President Shimon Peres said Monday that the conviction of former prime minister Ehud Olmert for accepting bribes marked a sad day for Israel.
“I heard about the verdict this morning,” he said. “I haven’t read the details yet, but I can say that this is a sad day for the State of Israel.”
While echoing Peres’s sentiments, the Movement for Quality Government in Israel said Olmert’s conviction also offered some hope that Israel was beginning to tackle a political culture stained by corruption.
“This is a sad day mixed with some hope for a cleaner future,” the democracy watchdog group said in a statement. “This is a resounding wake-up call to those responsible for the fight against filth and corruption.”
The Tel Aviv District Court on Monday morning convicted Olmert, along with nine other former senior officials and businessmen, of taking and giving bribes in the development of the Holyland construction project promoted while Olmert was mayor of the city over a decade ago.
The ruling marked the first time a former Israeli prime minister has been convicted of bribery in what has been called one of the worst corruption scandals in the country’s history.
The verdict, and what legal experts predict will be a lengthy prison sentence, appeared to put an end to Olmert’s lingering hopes of making a comeback to national politics, but the prevailing theme coming from the Olmert camp was that “the last word” has not been spoken in the case.
“We will weigh our options going forward,” lead defense attorney Roy Blecher said outside the courtroom. “The last word has not been said. Today is not just about Mr. Olmert. We will read the 700-page verdict and prepare accordingly for sentencing.”
Olmert spokesman Amir Dan echoed Belcher’s sentiments, adding that Olmert was also acquitted of two key counts. The former prime minister’s attorneys did not immediately say that they would appeal the verdict.
“This is obviously not an easy day,” he said. “We have a lot of respect for the court. You have to remember that the court acquitted Olmert on two main counts. The verdict was based on a state’s witness that the court declared was a forger and a liar and whom we did not have time to cross-examine. We will study the verdict carefully, and this is not the final word.”
Another attorney for Olmert, Eli Zohar, pointed out that the court had determined that the former prime minister had never “put money into his own pocket.”
Olmert’s brother, Yermi, was defiant in the face of the verdict, saying that there were still more questions that need to be answered.
“Nobody is asking where the checks are,” he said. “Everybody is talking about these checks and that they were cashed and that somebody cashed them. It leaves a lot of question marks.”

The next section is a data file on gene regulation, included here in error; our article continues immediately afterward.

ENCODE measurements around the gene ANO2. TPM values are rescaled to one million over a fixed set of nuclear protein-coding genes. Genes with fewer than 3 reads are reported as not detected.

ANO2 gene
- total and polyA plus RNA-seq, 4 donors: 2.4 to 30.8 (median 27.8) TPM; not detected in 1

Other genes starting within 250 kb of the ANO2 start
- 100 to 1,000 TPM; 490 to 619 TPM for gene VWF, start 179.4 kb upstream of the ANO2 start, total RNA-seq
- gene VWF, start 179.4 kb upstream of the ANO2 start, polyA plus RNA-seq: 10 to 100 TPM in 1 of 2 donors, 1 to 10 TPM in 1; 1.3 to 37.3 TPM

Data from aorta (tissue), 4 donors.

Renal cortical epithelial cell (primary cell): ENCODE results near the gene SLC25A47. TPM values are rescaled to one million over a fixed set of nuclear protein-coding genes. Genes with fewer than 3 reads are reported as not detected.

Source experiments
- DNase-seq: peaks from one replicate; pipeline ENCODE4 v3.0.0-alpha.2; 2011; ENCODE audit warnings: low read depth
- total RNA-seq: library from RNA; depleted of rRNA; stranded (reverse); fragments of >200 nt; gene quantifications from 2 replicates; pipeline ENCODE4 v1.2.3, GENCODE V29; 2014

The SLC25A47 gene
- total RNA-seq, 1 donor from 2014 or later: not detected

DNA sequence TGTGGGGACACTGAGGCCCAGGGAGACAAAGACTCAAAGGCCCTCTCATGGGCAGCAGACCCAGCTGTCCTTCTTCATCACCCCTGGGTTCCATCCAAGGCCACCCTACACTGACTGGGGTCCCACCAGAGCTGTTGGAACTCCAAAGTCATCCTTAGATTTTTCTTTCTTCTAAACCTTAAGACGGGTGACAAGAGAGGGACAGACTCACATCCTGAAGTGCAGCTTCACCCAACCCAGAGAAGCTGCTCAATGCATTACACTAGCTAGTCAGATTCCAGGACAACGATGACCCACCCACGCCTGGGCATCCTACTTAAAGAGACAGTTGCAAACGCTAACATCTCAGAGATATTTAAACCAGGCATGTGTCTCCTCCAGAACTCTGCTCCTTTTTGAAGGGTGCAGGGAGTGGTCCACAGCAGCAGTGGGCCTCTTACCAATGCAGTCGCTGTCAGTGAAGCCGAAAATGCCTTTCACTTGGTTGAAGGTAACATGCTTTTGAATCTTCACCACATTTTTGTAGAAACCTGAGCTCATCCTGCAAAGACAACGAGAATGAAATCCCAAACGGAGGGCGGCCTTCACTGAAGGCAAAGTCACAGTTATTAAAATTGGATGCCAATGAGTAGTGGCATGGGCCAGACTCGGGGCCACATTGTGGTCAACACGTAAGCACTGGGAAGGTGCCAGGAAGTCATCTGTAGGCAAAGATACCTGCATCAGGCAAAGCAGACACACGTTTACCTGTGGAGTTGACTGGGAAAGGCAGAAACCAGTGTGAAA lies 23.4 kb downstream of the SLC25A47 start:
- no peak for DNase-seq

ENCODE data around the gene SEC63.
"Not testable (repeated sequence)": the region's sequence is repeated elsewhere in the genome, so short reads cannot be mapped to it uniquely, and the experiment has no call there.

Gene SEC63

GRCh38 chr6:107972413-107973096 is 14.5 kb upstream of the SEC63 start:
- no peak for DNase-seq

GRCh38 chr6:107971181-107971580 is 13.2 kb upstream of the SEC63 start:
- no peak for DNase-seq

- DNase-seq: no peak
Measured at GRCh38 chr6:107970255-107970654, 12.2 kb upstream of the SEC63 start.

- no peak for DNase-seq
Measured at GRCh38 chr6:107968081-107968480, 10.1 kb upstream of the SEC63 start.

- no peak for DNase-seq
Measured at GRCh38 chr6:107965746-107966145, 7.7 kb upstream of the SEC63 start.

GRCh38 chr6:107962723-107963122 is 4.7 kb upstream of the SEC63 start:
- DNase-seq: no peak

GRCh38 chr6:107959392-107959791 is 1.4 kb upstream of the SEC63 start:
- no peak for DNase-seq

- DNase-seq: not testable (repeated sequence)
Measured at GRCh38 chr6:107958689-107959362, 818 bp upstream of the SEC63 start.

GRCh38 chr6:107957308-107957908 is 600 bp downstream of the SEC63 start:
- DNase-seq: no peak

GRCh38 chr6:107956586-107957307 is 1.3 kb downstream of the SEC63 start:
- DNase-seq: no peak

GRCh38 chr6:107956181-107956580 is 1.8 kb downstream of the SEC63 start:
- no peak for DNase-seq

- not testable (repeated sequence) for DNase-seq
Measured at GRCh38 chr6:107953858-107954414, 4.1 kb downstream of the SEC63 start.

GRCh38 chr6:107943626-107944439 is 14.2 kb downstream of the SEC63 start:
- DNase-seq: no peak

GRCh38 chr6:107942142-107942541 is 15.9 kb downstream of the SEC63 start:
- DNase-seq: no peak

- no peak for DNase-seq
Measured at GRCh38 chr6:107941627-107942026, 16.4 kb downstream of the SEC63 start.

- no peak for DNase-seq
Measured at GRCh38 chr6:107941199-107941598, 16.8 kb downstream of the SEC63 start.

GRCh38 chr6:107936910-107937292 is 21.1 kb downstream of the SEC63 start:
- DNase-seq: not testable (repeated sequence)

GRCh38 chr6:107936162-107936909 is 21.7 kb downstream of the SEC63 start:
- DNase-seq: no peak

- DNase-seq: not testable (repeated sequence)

Former Olmert aide Shula Zaken, who was also convicted on several charges despite turning state’s witness four days before the verdict, also indicated that she had more to say.
“The day will come when I say everything that is in my heart,” she said. “I said the day will come when I say everything that is in my heart.
“Respect this matter, respect the court, and let me go home to my children and grandchildren,” she told reporters.
The judge had earlier rejected Zaken’s plea bargain with the prosecution.
Politicians from both sides of the aisle didn’t pull any punches in hailing the verdict and assailing Olmert.
“Judge Rozen didn’t buy the media spin of Olmert and his associates and convicted the most corrupt politician in the history of the state for accepting bribes,” Meretz party chairwoman MK Zahava Gal-on said.
Calling it “an important day for the rule of law,” Labor MK Shelly Yachimovich welcomed Olmert’s conviction, adding that the former prime minister was “a convicted felon who repeatedly exploited his power and connections for decades to get rich, but had escaped time and again” from justice until today.
Economy Minister Naftali Bennett, the head of the Jewish Home party, called the verdict a “step forward” for the country.
“The State of Israel has taken a big step forward today toward a more moral leadership,” he wrote on Facebook. “Israel has cleansed itself of corruption.
“A leader is allowed to make mistakes, but may not be corrupt. Corruption is when you use the public office for personal gain. The minute a public servant starts working in his own interests instead of the public’s, the public stops believing in him and the country.”
Elie Leshem and AFP contributed to this report.